Republican presidential candidate Jeb Bush says the nation’s problems will never get solved unless there’s a culture change in Washington — and to create that culture, Bush suggests style matters.
“I’ll do it in a way that I guess is like ‘Iowa Nice’. I’ll do it with civility,” Bush says.
Polls show that more than half of likely Iowa Republican Caucus-goers are supporting outsiders like Donald Trump, Ben Carson and Carly Fiorina, but Bush — who served two terms as Florida’s governor — is banking on a shift among voter attitudes as the February 1st Iowa Caucuses draw near.
“When you get closer and closer to this, it’s going to matter,” Bush said. “That experience matters…Lofty patitudes are not going to be as relevant as direct, sincere plans and the heart to be able to fix things and the leadership skills that are proven.”
Bush spoke this morning at an event hosted by the Greater Des Moines Partnership, a group that represents the chambers of commerce in the Des Moines metro area. Bush called for ending the education “monopoly” and giving parents more choices about where their children go to school. He also called for gradually raising the retirement age for Social Security and “means testing” benefits, so wealthy Americans would not get part or all of the monthly benefits others receive.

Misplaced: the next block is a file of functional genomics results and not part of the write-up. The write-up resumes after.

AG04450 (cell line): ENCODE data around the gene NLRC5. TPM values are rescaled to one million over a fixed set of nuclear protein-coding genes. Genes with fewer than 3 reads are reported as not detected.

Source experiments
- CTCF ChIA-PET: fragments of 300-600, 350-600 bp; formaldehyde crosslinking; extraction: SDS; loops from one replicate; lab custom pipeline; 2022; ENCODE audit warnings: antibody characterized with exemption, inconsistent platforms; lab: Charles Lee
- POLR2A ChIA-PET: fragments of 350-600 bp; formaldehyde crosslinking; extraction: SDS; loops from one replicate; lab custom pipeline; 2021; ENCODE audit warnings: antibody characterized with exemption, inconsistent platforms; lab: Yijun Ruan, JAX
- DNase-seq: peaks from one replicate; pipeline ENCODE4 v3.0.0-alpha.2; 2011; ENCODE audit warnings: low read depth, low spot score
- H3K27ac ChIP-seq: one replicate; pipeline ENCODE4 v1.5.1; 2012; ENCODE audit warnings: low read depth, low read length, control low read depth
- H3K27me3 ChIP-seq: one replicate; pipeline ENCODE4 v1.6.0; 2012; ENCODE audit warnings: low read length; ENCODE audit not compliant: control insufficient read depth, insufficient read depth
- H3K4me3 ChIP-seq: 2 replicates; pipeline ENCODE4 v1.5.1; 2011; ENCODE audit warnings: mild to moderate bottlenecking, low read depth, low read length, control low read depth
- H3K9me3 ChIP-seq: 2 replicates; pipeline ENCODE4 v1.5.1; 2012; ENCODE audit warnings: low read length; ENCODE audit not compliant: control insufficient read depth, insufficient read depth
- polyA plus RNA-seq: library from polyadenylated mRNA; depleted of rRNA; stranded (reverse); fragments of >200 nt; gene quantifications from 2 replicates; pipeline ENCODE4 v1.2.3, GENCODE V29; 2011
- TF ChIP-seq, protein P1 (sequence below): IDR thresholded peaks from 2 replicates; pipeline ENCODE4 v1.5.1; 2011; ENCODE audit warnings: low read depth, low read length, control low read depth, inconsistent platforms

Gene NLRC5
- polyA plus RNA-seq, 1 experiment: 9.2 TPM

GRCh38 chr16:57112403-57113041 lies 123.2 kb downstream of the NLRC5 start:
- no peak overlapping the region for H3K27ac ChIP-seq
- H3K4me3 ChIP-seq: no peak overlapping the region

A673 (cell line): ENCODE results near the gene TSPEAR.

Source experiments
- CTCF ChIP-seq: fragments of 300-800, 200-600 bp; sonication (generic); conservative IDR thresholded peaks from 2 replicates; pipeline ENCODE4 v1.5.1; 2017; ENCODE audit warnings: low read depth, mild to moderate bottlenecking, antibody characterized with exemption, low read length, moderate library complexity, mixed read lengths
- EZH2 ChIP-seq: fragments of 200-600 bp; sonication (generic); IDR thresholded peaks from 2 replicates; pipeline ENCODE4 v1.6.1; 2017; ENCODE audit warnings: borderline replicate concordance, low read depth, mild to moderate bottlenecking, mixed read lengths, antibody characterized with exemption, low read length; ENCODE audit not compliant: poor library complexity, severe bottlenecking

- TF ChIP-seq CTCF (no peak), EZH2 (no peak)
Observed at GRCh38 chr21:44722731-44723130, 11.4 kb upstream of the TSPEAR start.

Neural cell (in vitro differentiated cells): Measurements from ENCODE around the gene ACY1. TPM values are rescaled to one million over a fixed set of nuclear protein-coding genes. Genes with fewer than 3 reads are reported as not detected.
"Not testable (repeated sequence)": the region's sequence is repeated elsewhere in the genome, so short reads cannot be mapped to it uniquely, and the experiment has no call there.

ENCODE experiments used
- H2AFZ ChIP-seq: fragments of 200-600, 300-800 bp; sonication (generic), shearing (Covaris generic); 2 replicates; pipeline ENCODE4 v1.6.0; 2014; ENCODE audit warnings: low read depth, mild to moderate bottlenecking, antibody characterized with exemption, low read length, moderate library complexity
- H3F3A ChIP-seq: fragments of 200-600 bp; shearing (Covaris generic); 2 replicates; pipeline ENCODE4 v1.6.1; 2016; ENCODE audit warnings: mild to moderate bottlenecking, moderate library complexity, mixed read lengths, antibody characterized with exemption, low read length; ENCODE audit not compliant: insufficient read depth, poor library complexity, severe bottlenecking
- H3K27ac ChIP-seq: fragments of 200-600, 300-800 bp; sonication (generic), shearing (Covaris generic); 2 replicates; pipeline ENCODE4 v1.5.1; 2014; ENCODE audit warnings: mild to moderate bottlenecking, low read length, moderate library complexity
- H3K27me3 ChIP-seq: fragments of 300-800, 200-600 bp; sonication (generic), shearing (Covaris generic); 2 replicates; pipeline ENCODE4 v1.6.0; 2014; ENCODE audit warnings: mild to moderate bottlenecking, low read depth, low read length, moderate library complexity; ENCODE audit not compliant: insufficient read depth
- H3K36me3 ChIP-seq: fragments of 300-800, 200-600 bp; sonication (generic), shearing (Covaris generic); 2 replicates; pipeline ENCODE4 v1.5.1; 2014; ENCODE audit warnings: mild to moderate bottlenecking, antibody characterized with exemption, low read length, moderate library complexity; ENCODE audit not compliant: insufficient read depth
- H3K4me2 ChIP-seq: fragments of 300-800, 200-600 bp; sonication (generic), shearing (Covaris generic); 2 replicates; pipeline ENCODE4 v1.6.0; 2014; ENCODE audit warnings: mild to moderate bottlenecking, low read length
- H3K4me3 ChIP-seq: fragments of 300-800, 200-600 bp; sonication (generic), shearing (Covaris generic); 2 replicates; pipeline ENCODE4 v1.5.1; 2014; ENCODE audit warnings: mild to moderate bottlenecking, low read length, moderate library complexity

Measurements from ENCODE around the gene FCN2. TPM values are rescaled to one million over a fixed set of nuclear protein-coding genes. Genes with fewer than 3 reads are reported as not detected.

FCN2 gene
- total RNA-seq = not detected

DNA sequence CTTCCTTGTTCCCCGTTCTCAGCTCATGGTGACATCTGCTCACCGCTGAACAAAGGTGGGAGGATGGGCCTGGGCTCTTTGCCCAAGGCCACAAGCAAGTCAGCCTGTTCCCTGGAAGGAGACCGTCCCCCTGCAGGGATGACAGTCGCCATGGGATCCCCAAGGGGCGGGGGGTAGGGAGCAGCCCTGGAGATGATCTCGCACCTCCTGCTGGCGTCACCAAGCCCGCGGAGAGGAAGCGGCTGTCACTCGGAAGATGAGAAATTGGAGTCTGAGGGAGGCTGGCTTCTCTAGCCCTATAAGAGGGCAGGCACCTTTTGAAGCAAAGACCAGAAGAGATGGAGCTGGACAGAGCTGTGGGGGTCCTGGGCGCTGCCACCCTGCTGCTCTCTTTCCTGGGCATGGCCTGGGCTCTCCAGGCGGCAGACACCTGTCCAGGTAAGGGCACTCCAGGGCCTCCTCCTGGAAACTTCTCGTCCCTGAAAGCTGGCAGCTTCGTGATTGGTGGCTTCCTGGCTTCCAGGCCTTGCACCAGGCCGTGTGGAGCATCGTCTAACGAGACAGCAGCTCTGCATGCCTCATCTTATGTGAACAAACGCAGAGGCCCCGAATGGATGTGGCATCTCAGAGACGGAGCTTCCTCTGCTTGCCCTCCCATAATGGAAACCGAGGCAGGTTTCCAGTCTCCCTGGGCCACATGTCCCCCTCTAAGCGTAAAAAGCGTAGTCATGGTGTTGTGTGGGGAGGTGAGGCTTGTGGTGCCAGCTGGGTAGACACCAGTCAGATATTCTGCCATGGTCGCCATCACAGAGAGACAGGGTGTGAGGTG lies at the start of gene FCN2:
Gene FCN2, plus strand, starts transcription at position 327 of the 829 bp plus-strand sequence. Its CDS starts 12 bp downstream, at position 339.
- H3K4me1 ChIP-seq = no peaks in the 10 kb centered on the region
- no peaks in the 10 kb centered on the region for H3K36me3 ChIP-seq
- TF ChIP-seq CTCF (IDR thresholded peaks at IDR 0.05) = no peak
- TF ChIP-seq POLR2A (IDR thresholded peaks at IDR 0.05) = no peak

A handful of people in the crowd got to ask Bush a question during the event. One man asked Bush whether he supports the effort to “reauthorize” the Voting Rights Act.
“If it’s to reauthorize it to continue to provide regulations on top of states as though we were living in 1960 — ’cause those were basically when many of those rules were put in place — I don’t believe that we should do that,” Bush said. “There’s been dramatic improvement in access to voting, I mean exponentially better improvement and I don’t think there’s a role for the federal government to play in most places, there could be some, but in most places where they did have a constructive role in the ’60s.”
The issue has flared in recent days as Alabama officials closed drivers’ license stations in areas with large black populations. Critics say the move is designed to prevent blacks from getting the photo IDs they must show in order to vote in Alabama. Democratic presidential candidate Hillary Clinton has issued a statement, calling Alabama’s move a “blast from the Jim Crow past.”